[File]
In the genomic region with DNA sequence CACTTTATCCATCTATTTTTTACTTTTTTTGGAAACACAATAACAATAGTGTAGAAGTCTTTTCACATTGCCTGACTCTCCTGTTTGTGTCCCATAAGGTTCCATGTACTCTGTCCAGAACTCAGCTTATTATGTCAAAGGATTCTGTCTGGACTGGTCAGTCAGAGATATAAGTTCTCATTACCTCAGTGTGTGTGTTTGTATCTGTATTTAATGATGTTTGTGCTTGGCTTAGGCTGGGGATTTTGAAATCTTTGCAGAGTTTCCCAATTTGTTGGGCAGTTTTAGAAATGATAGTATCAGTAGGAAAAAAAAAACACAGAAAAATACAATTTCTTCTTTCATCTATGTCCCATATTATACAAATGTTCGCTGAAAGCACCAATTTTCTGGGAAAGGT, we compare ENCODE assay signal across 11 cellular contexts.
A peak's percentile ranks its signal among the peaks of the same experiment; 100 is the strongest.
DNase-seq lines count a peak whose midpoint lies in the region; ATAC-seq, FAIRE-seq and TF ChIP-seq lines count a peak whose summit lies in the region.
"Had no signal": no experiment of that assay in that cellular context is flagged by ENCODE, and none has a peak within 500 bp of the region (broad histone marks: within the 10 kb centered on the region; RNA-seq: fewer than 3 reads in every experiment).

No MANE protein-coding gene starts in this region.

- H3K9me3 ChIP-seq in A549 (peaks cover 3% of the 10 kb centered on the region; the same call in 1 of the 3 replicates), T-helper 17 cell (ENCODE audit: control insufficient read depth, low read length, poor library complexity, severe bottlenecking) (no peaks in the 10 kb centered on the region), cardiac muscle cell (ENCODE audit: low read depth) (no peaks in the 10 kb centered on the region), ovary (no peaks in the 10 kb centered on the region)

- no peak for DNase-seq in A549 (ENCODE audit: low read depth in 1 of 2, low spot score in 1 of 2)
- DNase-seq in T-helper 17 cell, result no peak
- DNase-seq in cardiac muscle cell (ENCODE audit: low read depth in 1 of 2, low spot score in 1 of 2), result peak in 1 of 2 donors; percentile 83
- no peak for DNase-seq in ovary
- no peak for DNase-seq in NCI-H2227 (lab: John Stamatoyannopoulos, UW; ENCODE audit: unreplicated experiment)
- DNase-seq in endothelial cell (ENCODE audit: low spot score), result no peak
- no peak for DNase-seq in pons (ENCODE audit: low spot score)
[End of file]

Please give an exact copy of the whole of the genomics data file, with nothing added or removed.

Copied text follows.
In the genomic region with DNA sequence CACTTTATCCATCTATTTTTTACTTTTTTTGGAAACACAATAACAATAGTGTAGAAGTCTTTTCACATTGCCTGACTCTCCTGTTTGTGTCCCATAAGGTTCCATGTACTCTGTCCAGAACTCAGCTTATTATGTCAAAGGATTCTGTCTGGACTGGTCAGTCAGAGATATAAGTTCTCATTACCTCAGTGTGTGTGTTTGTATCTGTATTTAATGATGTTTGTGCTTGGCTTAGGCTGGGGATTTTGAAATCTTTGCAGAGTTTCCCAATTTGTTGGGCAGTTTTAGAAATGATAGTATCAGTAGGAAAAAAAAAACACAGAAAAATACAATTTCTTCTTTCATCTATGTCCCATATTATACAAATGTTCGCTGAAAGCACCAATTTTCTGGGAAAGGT, we compare ENCODE assay signal across 11 cellular contexts.
A peak's percentile ranks its signal among the peaks of the same experiment; 100 is the strongest.
DNase-seq lines count a peak whose midpoint lies in the region; ATAC-seq, FAIRE-seq and TF ChIP-seq lines count a peak whose summit lies in the region.
"Had no signal": no experiment of that assay in that cellular context is flagged by ENCODE, and none has a peak within 500 bp of the region (broad histone marks: within the 10 kb centered on the region; RNA-seq: fewer than 3 reads in every experiment).

No MANE protein-coding gene starts in this region.

- H3K9me3 ChIP-seq in A549 (peaks cover 3% of the 10 kb centered on the region; the same call in 1 of the 3 replicates), T-helper 17 cell (ENCODE audit: control insufficient read depth, low read length, poor library complexity, severe bottlenecking) (no peaks in the 10 kb centered on the region), cardiac muscle cell (ENCODE audit: low read depth) (no peaks in the 10 kb centered on the region), ovary (no peaks in the 10 kb centered on the region)

- no peak for DNase-seq in A549 (ENCODE audit: low read depth in 1 of 2, low spot score in 1 of 2)
- DNase-seq in T-helper 17 cell, result no peak
- DNase-seq in cardiac muscle cell (ENCODE audit: low read depth in 1 of 2, low spot score in 1 of 2), result peak in 1 of 2 donors; percentile 83
- no peak for DNase-seq in ovary
- no peak for DNase-seq in NCI-H2227 (lab: John Stamatoyannopoulos, UW; ENCODE audit: unreplicated experiment)
- DNase-seq in endothelial cell (ENCODE audit: low spot score), result no peak
- no peak for DNase-seq in pons (ENCODE audit: low spot score)